“We run such an effective organization with keeping our tax rate low,” Heede said, adding that his opponent does not understand how the tax rate is set, including knowing what the no-new-revenue rate is.
The current budget was the first time since at least 2016 the board of trustees did not adopt the no-new-revenue rate — the rate that would bring in the same amount of property tax revenue as the prior year.
The current rate is 13.017 cents per $100 valuation, the same rate from the last tax year. The tax rate is comprised of two smaller rates — the 12.147 cents that goes toward maintenance and operations and the .87 cents that’s used to support Tarrant County College District’s debt. The district’s maintenance-and-operations rate, however, was lower than the suggested no-new-revenue rate of 13.0023 cents.
The overall no-new-revenue rate was 12.97 cents. The tax rate was nearly 2 cents lower than the voter approval rate of 14.973 cents — the rate that would trigger an automatic election on the tax rate.
“We stay at or below the effective rate. We’re not increasing everybody’s bottom-line taxes,” said Heede, a businessman.
Some taxpayers have seen higher appraisals causing their tax bill to increase.
For example, the average Tarrant County home has a net taxable income of $222,898 — an increase of $3,915 from last year’s average of $218,983. That homeowner would pay about $290.15 in TCC taxes this year — a $5.10 increase from last year’s bill of $285.05.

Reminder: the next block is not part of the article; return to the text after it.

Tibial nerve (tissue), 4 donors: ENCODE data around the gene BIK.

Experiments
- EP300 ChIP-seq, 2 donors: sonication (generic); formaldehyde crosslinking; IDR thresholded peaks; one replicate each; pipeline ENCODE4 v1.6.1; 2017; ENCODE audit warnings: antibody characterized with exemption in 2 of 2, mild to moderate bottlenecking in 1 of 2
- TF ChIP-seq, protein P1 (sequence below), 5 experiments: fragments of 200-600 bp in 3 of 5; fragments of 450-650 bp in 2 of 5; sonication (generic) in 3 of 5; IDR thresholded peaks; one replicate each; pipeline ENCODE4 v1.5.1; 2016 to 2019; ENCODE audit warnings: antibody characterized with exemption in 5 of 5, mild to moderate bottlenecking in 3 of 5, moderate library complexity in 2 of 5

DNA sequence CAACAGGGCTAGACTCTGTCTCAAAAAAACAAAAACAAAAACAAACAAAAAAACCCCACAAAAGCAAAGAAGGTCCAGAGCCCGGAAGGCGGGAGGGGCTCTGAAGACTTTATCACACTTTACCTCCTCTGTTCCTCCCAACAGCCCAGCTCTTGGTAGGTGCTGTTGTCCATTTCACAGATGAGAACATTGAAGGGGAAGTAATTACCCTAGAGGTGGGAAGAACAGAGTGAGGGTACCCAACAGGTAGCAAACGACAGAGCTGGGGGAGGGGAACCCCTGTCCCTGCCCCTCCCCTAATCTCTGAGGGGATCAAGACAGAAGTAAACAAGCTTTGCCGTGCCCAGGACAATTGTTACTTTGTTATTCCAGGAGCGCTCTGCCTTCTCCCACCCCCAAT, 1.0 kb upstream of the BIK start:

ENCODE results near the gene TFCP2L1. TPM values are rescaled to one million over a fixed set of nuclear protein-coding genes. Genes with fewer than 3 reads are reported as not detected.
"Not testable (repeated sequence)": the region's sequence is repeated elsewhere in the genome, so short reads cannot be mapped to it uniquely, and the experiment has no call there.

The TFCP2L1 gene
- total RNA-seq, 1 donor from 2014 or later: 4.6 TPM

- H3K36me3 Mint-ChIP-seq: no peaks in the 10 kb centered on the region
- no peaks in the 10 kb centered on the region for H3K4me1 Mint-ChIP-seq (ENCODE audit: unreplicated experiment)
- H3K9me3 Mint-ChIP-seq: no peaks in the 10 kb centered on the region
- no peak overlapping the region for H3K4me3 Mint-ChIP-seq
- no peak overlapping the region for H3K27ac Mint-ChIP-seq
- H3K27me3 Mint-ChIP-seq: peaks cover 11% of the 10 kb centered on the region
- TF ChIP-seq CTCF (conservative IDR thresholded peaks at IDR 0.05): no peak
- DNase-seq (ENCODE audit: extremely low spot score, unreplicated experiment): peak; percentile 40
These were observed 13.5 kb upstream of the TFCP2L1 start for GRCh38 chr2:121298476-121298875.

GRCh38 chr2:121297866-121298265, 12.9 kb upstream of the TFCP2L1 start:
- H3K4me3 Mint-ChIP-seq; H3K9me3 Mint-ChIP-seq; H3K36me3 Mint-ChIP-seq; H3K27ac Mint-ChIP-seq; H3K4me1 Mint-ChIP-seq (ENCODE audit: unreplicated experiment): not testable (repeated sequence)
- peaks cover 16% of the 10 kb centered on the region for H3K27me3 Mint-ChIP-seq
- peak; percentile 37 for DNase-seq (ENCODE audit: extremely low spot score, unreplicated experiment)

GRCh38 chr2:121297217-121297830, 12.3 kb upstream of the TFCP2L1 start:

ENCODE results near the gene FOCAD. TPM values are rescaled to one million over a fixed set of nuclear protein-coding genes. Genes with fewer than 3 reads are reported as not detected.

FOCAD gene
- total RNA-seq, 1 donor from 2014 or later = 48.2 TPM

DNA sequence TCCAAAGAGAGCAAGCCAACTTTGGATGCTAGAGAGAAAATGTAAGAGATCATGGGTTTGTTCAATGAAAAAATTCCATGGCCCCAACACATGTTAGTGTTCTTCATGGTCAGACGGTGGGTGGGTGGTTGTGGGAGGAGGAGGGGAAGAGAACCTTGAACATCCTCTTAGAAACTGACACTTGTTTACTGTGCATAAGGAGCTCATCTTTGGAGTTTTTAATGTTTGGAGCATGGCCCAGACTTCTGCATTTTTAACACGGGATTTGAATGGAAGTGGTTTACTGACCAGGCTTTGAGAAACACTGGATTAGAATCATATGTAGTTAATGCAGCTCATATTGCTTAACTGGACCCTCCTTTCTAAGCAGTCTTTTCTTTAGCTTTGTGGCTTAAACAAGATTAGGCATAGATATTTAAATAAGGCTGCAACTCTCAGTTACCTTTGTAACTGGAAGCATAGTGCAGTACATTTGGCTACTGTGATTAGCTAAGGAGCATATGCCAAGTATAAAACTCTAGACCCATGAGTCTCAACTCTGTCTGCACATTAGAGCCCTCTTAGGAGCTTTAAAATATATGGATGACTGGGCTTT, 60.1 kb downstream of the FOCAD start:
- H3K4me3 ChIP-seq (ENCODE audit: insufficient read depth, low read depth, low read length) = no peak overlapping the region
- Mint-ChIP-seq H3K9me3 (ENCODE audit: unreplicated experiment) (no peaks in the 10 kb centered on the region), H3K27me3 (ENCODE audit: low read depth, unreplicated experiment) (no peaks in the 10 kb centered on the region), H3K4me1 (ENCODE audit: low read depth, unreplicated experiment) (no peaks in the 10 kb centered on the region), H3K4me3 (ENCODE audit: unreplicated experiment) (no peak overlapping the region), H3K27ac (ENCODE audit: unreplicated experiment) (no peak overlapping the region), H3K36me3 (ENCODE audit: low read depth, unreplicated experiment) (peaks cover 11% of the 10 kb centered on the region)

The overall certified taxable value for the Tarrant County College District was about $900 million lower than what it was in 2019. It was $204.9 billion in 2020 and $205.8 billion in 2019, according to the Tarrant Appraisal District.
The 2020-21 budget projects TCC bringing in more than $246 million in tax revenue from the maintenance-and-operations rate — $12.6 million more than the previous budget. The debt service rate is expected to generate nearly $17.9 million in property tax revenue.
“We’re keeping our tax rate low and we’re keeping our tuition low so that provides easy access to all of our students,” Heede said. “I don’t know how you can get much better than that.”
Teresa Ayala, the District 1 trustee and board vice president, agreed with Heede. The board, she said, needs experienced trustees.
“Effectively managing the bond program over an extended period of time will require knowledge, experience and a climate of trust and transparency,” Ayala said. “The most effective approach to manage is through close monitoring, effective metrics, regular reporting and consistent communication to shareholders.”
Jeremy Sixtos, a 23-year-old IT support professional, is challenging Ayala to represent the northside, downtown and southside areas of Fort Worth and Saginaw. Sixtos did not respond to a request to comment.